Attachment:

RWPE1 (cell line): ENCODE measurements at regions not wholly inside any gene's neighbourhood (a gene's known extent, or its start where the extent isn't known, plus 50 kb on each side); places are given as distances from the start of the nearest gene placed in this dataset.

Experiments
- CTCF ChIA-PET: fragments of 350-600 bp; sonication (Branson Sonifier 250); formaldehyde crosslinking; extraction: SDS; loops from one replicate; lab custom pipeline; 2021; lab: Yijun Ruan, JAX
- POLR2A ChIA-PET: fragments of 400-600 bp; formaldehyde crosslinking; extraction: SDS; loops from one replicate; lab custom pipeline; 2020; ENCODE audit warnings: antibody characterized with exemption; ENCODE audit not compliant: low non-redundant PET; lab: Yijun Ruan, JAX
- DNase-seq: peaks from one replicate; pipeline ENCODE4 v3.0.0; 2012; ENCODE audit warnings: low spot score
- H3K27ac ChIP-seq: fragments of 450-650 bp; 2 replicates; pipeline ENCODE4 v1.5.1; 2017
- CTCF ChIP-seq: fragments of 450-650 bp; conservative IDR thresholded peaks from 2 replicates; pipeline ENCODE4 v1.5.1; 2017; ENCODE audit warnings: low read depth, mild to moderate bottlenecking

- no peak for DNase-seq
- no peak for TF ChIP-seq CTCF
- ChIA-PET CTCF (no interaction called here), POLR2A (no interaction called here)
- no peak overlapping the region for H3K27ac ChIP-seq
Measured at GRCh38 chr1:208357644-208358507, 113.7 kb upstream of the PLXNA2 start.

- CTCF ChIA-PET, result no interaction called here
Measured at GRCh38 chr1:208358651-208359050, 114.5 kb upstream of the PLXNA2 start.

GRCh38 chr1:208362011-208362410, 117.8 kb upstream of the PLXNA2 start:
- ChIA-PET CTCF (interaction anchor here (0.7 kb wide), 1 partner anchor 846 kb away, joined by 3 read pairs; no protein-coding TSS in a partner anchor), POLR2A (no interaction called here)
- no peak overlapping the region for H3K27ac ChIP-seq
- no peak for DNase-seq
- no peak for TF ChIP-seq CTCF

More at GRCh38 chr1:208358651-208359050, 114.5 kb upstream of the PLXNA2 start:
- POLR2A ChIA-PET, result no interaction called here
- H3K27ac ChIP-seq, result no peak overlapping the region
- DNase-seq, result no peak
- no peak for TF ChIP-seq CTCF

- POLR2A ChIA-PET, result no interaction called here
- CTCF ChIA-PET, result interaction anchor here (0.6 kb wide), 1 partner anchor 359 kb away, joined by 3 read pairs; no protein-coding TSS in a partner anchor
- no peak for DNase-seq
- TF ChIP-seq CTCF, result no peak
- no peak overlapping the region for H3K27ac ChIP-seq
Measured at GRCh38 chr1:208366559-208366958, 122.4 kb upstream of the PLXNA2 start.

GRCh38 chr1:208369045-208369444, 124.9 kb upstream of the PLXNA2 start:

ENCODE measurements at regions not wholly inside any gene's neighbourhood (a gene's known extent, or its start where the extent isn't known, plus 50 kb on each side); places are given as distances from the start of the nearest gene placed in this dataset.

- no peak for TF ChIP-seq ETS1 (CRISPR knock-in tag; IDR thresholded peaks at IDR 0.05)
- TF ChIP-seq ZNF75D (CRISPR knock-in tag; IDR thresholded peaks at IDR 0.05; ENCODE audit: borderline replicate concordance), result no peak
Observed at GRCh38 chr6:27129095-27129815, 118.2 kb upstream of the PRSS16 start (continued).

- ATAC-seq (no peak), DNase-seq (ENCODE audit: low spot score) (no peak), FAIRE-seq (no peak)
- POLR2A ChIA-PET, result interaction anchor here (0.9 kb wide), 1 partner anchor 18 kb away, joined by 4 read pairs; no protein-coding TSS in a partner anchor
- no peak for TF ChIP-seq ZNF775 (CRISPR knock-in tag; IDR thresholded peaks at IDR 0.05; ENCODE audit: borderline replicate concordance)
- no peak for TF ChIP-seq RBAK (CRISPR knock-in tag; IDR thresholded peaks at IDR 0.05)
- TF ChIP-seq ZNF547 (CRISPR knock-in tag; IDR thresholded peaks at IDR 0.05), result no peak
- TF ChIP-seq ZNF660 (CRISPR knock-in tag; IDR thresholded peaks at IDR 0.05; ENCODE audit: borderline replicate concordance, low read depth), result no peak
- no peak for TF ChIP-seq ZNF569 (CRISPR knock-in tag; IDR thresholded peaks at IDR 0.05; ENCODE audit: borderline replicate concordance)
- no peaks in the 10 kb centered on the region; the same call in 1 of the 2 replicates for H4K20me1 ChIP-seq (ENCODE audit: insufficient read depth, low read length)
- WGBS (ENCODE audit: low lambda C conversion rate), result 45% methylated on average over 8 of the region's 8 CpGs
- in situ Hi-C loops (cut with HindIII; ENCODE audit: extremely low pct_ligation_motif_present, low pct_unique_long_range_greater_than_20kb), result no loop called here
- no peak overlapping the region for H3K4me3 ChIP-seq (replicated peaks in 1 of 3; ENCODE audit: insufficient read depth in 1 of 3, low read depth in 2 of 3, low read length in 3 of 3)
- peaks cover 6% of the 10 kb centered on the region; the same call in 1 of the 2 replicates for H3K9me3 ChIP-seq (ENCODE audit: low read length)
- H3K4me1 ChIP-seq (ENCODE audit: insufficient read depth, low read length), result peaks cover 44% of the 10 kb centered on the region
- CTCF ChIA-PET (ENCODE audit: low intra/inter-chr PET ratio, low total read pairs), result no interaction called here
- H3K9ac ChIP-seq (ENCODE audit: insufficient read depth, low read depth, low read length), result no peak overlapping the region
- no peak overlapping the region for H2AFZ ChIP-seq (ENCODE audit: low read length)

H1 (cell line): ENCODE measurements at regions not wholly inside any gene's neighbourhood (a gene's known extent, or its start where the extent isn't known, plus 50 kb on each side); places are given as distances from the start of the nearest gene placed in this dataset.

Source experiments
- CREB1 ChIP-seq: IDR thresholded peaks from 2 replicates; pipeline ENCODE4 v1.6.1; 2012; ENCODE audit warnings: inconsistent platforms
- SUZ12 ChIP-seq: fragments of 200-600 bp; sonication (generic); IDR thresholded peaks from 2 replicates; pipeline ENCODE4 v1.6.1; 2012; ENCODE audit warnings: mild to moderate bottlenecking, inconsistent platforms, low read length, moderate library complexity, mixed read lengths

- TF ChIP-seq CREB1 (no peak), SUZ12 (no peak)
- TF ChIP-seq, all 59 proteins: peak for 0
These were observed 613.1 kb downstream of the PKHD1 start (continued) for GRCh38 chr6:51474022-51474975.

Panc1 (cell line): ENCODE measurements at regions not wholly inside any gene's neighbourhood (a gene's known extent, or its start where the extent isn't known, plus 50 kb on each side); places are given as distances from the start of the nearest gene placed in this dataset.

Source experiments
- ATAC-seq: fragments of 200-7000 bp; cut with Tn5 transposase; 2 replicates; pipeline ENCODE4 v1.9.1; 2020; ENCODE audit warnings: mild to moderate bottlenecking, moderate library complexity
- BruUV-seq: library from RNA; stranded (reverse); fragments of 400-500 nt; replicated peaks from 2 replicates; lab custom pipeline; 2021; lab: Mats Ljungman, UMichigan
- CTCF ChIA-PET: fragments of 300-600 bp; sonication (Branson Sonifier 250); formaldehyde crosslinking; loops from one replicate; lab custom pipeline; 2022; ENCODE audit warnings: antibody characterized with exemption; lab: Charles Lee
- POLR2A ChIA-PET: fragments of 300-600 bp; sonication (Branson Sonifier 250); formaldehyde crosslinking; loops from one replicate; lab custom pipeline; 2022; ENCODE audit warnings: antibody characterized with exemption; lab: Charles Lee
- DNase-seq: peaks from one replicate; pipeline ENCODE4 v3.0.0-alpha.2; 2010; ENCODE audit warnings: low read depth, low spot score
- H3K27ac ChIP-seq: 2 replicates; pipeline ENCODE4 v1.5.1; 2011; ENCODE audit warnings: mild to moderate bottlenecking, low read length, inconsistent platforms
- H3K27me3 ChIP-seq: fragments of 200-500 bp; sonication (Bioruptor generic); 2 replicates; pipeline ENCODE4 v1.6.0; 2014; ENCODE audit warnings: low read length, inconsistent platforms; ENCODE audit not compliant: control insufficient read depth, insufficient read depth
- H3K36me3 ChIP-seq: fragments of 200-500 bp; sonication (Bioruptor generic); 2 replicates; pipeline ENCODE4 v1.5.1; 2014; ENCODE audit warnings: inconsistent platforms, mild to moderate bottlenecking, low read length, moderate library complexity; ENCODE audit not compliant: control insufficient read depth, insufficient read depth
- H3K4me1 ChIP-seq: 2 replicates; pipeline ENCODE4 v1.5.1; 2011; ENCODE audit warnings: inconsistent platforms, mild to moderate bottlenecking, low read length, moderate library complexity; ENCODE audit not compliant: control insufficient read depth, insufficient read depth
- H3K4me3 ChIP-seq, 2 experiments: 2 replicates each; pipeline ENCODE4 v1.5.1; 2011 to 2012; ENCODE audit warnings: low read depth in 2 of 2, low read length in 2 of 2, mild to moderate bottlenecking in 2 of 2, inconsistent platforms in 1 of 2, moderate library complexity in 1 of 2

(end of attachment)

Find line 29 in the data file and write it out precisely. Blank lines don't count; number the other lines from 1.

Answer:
- no peak overlapping the region for H3K27ac ChIP-seq